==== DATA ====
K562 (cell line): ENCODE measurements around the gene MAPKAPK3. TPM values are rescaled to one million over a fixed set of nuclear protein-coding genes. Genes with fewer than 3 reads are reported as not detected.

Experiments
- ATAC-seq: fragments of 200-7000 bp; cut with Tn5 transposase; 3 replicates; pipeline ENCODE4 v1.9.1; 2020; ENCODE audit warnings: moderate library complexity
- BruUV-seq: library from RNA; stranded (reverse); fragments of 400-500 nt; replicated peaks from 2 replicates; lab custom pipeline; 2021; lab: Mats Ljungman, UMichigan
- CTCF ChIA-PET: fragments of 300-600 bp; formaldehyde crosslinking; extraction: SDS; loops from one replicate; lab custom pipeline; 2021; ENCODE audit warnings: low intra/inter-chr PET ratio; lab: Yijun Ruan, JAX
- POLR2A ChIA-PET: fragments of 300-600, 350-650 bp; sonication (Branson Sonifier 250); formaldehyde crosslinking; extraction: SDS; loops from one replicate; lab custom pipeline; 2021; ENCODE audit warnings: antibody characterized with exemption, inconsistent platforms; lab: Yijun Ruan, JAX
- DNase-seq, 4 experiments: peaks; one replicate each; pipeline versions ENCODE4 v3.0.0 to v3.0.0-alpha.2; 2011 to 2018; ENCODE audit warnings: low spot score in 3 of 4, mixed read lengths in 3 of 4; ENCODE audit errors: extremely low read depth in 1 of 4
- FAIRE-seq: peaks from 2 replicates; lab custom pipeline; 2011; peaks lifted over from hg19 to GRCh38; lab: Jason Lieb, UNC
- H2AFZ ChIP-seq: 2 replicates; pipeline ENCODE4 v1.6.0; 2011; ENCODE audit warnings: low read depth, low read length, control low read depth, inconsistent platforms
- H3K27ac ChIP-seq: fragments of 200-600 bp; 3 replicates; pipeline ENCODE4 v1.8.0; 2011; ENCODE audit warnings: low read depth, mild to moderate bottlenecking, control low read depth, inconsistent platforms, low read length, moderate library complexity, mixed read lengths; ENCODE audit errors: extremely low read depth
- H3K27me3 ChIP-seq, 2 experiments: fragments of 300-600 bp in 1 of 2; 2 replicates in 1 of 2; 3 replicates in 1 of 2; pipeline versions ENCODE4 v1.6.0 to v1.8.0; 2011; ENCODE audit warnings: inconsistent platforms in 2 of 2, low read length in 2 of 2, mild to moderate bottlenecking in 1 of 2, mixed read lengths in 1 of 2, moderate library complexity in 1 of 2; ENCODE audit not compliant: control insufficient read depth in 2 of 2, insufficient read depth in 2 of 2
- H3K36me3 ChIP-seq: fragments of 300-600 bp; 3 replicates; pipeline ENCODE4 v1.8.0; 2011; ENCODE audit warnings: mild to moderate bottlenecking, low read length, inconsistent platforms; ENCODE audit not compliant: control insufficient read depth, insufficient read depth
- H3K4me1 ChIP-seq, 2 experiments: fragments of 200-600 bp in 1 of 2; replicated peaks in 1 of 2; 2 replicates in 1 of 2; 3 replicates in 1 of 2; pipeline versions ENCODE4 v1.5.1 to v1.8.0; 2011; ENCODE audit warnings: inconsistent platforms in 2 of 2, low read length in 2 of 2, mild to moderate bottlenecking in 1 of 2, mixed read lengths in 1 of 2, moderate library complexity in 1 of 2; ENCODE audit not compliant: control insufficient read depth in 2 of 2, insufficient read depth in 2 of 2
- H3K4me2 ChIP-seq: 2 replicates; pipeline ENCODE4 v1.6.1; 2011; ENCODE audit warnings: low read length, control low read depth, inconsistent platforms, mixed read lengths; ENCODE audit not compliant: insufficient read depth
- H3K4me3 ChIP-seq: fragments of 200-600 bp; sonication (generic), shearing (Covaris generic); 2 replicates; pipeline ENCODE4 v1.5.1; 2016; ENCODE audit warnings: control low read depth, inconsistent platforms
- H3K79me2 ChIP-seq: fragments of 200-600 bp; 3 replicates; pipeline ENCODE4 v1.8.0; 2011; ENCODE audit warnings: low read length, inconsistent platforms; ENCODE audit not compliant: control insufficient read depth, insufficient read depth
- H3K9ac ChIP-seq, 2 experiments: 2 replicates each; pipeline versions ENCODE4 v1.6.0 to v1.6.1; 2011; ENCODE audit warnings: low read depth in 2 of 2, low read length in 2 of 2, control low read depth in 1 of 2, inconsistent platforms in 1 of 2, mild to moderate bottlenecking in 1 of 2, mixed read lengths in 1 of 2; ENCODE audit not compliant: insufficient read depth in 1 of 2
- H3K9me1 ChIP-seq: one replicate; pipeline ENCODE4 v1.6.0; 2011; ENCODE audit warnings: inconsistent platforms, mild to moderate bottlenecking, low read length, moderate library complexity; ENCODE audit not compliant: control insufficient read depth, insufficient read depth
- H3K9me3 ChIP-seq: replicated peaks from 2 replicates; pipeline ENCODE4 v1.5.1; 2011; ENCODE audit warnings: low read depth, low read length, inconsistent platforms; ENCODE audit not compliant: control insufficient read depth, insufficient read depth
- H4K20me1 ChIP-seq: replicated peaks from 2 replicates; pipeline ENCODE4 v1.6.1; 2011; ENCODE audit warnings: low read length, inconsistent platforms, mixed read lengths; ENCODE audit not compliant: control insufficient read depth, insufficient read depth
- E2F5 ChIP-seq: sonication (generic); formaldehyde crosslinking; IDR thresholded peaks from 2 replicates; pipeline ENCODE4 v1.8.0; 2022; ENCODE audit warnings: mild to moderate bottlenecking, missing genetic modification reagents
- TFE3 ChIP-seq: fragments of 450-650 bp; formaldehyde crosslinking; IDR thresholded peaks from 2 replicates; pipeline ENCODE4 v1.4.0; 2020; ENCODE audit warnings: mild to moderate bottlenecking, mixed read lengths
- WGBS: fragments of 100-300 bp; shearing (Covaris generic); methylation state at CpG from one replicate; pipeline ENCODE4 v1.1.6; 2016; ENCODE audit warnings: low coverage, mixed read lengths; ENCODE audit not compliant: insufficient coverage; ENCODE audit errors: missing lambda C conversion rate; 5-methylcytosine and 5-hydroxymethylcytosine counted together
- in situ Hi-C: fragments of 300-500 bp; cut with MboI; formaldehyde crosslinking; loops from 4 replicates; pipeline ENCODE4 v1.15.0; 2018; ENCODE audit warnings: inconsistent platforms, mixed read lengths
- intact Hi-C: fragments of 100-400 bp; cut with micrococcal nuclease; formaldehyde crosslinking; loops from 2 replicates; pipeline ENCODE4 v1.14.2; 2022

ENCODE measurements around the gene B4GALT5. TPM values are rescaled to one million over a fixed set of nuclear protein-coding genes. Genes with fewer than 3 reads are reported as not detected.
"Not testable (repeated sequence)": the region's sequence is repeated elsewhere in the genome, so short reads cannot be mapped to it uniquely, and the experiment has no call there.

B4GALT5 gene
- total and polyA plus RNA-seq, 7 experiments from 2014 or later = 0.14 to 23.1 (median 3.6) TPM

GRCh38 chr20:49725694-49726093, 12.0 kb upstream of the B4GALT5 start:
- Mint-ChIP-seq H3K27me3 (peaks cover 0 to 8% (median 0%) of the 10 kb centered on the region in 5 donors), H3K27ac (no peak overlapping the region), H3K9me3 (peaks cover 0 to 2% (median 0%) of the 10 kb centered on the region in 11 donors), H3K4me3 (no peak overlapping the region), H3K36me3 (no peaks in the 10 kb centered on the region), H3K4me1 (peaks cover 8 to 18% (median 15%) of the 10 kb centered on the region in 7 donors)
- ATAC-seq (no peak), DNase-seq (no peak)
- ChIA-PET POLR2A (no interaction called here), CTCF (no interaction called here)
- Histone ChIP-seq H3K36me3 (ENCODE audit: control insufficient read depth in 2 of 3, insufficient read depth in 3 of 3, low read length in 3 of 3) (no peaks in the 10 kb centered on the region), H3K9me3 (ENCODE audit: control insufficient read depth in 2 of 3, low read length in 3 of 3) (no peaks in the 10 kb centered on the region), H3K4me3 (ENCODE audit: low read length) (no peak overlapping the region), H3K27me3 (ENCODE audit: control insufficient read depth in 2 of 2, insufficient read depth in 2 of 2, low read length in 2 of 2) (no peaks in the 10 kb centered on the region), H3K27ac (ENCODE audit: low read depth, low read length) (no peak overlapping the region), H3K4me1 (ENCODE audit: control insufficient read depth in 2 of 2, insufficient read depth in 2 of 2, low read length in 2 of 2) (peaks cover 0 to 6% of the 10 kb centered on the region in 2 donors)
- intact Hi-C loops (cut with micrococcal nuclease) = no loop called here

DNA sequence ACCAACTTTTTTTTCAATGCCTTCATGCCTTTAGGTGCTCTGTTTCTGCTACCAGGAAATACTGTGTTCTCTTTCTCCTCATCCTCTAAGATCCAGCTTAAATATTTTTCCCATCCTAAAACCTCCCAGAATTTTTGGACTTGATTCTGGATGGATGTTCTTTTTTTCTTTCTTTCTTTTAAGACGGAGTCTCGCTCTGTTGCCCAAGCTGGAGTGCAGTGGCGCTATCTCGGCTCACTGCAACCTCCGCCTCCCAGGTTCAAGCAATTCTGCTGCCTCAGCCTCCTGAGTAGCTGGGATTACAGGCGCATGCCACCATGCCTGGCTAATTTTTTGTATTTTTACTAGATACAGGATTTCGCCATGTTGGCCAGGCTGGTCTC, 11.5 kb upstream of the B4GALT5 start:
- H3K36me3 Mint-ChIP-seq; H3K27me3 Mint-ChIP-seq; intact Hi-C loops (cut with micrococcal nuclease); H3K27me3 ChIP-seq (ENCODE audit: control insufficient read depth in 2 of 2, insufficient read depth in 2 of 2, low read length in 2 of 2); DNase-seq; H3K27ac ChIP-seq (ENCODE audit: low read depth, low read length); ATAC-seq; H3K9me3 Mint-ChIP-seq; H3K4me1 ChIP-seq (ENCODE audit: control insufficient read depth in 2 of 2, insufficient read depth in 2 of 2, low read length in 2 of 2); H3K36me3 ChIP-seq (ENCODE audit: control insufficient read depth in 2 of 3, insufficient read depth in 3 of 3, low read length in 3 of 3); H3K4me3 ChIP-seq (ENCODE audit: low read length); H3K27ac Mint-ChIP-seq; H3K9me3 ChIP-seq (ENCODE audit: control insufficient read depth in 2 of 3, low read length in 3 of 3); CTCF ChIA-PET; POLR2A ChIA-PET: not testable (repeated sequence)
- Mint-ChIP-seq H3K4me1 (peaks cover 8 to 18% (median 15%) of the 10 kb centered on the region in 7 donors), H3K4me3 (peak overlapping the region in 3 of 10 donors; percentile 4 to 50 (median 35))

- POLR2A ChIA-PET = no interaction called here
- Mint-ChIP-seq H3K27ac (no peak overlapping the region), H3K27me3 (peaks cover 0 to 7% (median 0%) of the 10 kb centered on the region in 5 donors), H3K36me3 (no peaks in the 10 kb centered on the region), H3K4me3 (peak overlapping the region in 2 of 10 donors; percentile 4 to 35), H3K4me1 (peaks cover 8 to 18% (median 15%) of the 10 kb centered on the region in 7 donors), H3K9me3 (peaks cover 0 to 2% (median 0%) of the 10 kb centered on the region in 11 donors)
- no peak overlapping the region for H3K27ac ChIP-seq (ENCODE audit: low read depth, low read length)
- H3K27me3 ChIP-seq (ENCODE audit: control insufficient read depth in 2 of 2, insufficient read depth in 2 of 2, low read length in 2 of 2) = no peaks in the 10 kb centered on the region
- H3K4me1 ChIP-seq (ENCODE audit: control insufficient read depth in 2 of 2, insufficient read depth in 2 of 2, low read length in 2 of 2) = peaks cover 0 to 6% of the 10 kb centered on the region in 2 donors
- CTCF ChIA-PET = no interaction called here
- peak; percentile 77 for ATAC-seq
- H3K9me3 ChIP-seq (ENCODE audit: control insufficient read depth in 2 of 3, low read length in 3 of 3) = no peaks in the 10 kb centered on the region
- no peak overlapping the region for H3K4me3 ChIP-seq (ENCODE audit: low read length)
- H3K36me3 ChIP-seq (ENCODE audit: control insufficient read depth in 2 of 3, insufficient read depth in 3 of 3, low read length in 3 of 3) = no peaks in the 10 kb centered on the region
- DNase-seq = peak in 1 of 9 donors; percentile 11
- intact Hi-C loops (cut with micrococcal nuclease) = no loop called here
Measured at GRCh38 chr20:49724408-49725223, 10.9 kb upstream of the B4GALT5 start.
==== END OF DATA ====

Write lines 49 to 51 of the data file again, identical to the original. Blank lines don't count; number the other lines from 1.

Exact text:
- DNase-seq = peak in 1 of 9 donors; percentile 11
- intact Hi-C loops (cut with micrococcal nuclease) = no loop called here
Measured at GRCh38 chr20:49724408-49725223, 10.9 kb upstream of the B4GALT5 start.